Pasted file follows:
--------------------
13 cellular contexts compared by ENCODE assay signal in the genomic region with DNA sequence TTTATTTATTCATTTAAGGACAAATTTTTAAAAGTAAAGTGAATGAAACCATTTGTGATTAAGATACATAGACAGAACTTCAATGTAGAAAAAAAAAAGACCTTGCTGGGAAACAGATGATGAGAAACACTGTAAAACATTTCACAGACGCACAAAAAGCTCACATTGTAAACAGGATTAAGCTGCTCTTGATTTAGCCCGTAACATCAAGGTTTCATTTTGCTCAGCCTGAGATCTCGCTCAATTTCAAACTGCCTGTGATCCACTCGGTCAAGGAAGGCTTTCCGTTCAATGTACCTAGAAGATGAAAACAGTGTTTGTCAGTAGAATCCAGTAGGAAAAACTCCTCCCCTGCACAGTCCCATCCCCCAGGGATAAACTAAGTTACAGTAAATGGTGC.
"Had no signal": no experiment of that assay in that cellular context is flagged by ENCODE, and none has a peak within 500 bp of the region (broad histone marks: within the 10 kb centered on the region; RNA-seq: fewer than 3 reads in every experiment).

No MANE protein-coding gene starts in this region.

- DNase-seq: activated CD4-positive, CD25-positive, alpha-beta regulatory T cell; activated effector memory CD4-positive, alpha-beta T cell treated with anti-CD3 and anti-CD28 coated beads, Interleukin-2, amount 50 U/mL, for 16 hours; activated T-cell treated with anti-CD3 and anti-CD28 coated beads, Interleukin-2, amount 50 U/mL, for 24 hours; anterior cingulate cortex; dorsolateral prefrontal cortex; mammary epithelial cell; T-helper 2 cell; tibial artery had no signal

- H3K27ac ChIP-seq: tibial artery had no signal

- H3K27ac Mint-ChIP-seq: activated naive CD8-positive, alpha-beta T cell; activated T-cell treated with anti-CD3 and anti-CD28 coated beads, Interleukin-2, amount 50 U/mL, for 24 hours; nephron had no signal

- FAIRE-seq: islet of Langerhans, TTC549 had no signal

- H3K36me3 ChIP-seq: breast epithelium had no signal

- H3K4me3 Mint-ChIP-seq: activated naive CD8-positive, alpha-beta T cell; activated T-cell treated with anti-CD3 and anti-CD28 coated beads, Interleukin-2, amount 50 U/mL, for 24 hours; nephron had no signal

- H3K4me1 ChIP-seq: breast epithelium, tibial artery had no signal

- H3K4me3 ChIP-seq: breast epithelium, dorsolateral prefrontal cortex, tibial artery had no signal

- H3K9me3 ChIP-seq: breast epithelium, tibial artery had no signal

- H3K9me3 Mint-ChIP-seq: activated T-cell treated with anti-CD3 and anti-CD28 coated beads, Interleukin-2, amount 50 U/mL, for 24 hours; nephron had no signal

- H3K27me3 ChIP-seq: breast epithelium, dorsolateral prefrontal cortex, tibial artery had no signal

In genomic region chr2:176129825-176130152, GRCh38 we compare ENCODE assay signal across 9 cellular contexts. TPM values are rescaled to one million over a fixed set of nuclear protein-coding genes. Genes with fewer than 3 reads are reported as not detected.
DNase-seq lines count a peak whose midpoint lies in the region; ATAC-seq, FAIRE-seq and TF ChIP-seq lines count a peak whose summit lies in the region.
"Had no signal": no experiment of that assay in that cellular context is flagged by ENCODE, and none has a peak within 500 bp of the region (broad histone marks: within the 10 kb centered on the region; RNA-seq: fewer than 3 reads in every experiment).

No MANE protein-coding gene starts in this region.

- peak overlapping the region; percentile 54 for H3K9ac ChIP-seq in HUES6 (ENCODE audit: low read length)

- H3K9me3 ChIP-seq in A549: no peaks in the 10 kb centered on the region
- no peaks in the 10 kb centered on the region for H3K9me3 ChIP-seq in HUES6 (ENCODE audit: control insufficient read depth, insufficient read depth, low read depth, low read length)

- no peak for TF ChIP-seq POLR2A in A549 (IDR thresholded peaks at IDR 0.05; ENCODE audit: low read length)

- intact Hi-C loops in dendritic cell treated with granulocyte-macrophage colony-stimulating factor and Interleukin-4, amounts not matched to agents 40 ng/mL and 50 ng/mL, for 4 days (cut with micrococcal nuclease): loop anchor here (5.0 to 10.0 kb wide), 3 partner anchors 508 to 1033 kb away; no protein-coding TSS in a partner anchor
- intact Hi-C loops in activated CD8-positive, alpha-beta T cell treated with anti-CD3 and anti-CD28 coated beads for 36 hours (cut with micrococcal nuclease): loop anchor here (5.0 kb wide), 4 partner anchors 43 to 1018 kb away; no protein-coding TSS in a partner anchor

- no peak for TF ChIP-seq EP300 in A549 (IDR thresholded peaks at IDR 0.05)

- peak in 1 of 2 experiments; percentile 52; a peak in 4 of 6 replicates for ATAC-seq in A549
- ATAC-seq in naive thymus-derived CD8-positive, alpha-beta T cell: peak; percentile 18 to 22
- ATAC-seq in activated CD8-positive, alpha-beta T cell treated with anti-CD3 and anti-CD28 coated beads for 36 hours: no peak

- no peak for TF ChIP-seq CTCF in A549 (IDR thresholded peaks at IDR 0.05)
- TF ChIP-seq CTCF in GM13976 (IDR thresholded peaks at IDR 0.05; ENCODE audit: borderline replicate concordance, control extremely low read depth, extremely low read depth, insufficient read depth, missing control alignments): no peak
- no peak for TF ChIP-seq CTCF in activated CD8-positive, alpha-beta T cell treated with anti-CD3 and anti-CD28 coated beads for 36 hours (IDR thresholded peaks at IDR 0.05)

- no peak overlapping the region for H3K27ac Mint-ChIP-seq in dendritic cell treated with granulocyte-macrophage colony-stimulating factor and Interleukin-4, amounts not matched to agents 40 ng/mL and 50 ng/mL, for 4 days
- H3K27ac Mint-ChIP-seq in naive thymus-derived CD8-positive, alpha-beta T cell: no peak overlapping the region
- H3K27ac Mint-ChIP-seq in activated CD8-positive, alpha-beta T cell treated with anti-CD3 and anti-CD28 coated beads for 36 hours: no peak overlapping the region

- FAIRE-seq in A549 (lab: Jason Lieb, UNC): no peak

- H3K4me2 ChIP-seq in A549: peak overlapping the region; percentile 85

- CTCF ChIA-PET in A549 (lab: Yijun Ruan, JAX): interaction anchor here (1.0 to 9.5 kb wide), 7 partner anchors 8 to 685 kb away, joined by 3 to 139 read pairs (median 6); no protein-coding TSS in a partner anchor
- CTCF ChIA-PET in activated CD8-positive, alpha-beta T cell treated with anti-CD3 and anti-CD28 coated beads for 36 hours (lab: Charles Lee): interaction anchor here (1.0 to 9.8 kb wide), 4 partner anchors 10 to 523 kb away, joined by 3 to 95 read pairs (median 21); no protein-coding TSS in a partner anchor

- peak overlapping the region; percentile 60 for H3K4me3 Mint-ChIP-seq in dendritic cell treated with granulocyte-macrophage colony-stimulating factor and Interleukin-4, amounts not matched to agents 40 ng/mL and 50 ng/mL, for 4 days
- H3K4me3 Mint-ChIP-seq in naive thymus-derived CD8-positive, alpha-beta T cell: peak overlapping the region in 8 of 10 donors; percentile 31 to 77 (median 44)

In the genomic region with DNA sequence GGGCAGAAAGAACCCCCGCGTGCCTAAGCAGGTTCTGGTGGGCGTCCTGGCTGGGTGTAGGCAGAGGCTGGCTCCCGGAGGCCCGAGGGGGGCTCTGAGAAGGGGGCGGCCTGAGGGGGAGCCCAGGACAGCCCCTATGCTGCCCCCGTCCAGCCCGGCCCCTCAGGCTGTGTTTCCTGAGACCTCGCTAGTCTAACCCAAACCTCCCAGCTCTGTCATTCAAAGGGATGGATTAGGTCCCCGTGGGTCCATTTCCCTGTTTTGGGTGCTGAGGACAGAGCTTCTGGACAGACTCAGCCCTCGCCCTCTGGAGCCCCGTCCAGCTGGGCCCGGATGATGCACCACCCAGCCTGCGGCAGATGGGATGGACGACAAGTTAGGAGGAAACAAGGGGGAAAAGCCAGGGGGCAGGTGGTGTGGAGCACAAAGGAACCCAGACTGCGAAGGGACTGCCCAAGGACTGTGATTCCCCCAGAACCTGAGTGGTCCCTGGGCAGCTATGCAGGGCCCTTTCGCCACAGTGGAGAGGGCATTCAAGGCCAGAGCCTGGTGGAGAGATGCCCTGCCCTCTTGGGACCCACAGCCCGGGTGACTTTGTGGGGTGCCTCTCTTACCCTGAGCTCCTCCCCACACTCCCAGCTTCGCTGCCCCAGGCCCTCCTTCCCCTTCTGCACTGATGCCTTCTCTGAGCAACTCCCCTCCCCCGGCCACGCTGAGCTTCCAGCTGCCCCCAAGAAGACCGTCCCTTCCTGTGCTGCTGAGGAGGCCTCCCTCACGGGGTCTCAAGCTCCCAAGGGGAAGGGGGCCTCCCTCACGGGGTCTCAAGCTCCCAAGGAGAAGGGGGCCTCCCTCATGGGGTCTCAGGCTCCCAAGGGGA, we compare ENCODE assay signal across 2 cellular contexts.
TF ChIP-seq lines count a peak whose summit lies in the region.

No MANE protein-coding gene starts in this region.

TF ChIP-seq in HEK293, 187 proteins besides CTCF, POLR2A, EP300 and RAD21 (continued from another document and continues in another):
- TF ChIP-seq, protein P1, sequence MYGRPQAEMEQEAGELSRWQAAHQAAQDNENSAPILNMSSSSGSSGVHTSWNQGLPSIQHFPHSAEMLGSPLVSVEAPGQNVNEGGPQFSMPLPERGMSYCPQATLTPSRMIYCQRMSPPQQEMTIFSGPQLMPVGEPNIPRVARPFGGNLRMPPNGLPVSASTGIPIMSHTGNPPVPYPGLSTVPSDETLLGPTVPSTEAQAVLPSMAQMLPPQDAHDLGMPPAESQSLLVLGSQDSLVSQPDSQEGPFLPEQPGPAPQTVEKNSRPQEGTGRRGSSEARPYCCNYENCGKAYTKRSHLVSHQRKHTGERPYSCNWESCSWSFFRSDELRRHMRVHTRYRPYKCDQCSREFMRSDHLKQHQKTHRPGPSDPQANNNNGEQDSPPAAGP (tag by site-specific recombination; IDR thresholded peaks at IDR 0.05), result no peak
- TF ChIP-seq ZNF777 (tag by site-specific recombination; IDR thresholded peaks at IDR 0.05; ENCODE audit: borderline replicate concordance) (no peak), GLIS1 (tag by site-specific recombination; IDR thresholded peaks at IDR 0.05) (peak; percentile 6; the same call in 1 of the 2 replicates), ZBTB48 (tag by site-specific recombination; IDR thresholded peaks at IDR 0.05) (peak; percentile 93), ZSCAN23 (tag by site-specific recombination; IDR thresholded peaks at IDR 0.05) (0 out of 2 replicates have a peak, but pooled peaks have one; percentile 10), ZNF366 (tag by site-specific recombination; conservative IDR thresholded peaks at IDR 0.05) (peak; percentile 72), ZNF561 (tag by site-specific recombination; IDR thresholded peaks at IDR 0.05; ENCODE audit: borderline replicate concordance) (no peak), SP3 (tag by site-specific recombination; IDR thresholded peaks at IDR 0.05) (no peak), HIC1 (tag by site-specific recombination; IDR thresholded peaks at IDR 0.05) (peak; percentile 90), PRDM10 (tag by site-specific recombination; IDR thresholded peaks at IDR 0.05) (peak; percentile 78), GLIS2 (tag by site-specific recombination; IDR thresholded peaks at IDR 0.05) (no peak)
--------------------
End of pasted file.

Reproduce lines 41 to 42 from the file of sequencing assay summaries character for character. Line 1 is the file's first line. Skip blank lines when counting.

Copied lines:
In the genomic region with DNA sequence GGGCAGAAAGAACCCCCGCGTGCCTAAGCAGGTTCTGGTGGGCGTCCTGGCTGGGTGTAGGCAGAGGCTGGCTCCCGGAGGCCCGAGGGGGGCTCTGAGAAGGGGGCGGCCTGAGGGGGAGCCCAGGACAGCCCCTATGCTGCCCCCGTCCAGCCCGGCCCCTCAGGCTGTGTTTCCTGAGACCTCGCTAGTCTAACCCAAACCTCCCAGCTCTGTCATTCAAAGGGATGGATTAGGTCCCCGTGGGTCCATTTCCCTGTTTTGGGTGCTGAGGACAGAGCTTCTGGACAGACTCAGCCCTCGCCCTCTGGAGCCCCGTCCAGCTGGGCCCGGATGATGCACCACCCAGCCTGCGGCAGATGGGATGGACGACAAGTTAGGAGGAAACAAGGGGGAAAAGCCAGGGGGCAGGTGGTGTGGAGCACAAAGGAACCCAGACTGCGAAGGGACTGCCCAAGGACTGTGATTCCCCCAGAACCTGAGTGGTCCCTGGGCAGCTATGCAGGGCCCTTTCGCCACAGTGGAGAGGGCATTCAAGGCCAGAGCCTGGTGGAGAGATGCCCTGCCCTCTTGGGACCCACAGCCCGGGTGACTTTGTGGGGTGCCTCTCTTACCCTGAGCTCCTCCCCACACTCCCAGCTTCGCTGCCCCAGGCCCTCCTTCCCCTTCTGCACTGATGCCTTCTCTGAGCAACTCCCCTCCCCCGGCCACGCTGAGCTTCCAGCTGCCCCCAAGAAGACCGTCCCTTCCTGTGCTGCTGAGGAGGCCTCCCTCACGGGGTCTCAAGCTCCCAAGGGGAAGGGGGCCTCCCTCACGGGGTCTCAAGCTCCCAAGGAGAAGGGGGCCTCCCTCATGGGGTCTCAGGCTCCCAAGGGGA, we compare ENCODE assay signal across 2 cellular contexts.
TF ChIP-seq lines count a peak whose summit lies in the region.